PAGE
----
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Positive Budget but more should have been done

Varun Berry     March 3, 2015

Varun Berry
The run-up to the Budget was characterised by a high degree of optimism and an expected turnaround in the growth trajectory. The Budget is a positive one, with a long term vision on equitable growth and job creation.

The ingenuity of this Budget lies in the government's intent to manage cash flows into the economy without merely resorting to increasing taxes. The Budget is banking on scaling up of infrastructure and plugging leakages in subsidies and direct transfers to fuel growth. It is betting on a near double digit growth for sharper revenue spikes and divestment of ailing PSUs to fund key infrastructure projects.

The devolution of a higher share of Budget for improved and smoother cooperation between the centre and the state Governments is certainly a good move towards empowering the states to solve their own unique problems.

The 'JAM Trinity' (Jan Dhan, Aadhaar, Mobile),  while reducing leakages in subsidies, will certainly improve disbursement and hence provide impetus to consumption expenditure.

Increasing public expenditure and re-energising the PPP model for  infrastructure development are welcome steps. They are aimed at addressing the urgent need for infrastructure development in the country. The additional thrust on infrastructure will ensure that millions of people are gainfully employed and thereby also grow the consumer and consumption base.

Another positive measure is fostering entrepreneurship and encouraging growth of SMEs in the country. This combined with the government's focus on 'Make in India' would give a fillip to domestic manufacturing. The thrust on increasing agricultural productivity and farm incomes could also be a boon for food manufacturers.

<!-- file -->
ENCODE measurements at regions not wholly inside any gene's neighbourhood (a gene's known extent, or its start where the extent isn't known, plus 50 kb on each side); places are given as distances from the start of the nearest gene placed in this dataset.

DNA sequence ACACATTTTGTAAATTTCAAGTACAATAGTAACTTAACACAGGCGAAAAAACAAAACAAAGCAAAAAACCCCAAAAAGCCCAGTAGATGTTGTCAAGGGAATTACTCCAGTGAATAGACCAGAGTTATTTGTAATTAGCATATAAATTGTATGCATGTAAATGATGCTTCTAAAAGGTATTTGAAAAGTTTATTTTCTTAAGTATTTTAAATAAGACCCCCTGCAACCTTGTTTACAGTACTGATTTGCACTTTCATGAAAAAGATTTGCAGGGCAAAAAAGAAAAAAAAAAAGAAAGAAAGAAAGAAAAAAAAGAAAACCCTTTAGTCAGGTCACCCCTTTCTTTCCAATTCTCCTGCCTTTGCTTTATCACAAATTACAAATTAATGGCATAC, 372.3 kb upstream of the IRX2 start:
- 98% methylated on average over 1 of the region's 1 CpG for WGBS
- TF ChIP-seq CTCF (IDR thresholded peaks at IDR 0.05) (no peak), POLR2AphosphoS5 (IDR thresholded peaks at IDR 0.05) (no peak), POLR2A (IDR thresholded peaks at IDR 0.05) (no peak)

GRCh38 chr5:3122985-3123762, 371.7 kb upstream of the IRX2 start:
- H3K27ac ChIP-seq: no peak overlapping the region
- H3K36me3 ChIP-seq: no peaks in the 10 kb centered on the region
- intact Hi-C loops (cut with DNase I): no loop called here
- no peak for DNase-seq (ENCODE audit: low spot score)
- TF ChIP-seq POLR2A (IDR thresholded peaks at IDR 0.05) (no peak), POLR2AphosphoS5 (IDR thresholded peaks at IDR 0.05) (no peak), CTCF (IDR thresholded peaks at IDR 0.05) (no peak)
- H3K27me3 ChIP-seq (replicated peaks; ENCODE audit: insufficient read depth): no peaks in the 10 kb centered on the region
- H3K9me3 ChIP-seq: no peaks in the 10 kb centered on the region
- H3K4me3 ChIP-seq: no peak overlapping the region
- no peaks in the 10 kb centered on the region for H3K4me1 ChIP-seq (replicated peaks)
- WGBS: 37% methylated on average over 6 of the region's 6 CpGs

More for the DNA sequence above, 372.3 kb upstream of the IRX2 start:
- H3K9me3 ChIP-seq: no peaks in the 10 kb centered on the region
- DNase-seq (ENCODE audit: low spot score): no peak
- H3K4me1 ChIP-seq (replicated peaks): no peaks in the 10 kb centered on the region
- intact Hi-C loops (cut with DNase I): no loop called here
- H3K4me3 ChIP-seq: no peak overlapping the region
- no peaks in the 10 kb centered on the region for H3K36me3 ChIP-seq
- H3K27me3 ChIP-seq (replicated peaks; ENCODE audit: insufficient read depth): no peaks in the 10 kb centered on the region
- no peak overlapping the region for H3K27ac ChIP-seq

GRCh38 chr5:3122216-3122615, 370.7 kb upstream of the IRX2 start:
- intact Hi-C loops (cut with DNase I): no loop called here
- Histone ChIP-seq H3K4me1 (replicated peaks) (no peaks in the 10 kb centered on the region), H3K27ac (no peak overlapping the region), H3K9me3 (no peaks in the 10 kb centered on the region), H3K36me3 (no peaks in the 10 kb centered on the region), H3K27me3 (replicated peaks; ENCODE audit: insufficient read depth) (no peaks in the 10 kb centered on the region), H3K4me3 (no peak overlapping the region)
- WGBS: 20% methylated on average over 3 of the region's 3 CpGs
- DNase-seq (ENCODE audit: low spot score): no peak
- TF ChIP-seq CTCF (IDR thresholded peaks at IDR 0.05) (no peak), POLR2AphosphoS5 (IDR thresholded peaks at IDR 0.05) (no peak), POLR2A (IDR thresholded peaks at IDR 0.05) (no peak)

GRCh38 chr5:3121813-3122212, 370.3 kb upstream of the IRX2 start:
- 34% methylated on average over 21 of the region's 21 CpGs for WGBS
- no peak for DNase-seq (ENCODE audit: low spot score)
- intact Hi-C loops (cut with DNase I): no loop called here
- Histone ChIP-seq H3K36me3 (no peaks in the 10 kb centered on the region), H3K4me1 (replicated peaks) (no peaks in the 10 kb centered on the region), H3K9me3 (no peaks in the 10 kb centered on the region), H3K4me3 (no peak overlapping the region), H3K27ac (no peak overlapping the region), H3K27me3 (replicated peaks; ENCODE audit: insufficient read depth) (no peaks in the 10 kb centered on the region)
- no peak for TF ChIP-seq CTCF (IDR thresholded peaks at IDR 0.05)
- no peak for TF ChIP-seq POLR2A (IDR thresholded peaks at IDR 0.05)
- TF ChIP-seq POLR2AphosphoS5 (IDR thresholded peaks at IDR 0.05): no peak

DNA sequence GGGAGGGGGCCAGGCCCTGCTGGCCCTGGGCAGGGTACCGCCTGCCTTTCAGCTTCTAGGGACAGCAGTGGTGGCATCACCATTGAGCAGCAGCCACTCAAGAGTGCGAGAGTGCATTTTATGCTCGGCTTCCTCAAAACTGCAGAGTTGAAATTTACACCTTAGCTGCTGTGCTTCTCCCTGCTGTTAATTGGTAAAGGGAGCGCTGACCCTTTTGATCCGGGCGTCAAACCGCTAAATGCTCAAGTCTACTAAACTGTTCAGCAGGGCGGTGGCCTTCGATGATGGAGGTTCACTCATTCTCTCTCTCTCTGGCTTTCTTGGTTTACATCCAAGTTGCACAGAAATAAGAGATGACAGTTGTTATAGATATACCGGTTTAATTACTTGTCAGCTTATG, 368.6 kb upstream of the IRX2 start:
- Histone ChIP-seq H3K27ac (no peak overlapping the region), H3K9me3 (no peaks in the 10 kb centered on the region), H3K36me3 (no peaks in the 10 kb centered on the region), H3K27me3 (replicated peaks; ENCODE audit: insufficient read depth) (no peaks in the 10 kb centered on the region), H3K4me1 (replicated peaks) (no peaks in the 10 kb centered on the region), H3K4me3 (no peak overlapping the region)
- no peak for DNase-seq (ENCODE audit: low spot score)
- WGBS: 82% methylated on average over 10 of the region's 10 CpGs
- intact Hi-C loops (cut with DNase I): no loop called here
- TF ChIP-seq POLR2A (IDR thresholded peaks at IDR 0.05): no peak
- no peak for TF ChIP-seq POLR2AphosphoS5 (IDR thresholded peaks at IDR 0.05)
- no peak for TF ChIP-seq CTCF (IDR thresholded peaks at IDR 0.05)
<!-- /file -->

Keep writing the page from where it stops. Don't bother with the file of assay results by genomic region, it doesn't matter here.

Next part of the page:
However, we believe the optimism capital that was so effectively created in the run up to the budget starting with the election has been underutilized. In a consumption led economy like India, one could argue that economic growth depends more on people feeling rich than people being rich. Revision of exemption on healthcare expenses and Provident Fund (PF) is a step in this direction. But this Budget was an excellent opportunity to encourage consumption through some amendments to the taxation laws especially those which impact consumers such as VAT (value-added tax) and excise. Our reading that such measures have been sparingly used.

Increased tax on petroleum and service tax will increase input costs thus impacting consumer prices. The food processing industry, a mere 10 per cent of the total food industry, is in need of a significant push from the government. We are hoping that this will be taken up in the coming budgets.

But this Budget does provide a clear roadmap and potential for high inclusive growth. The trick now lies in how the government converts this vision into reality by actions on the ground.

(The author is MD, Britannia Industries)


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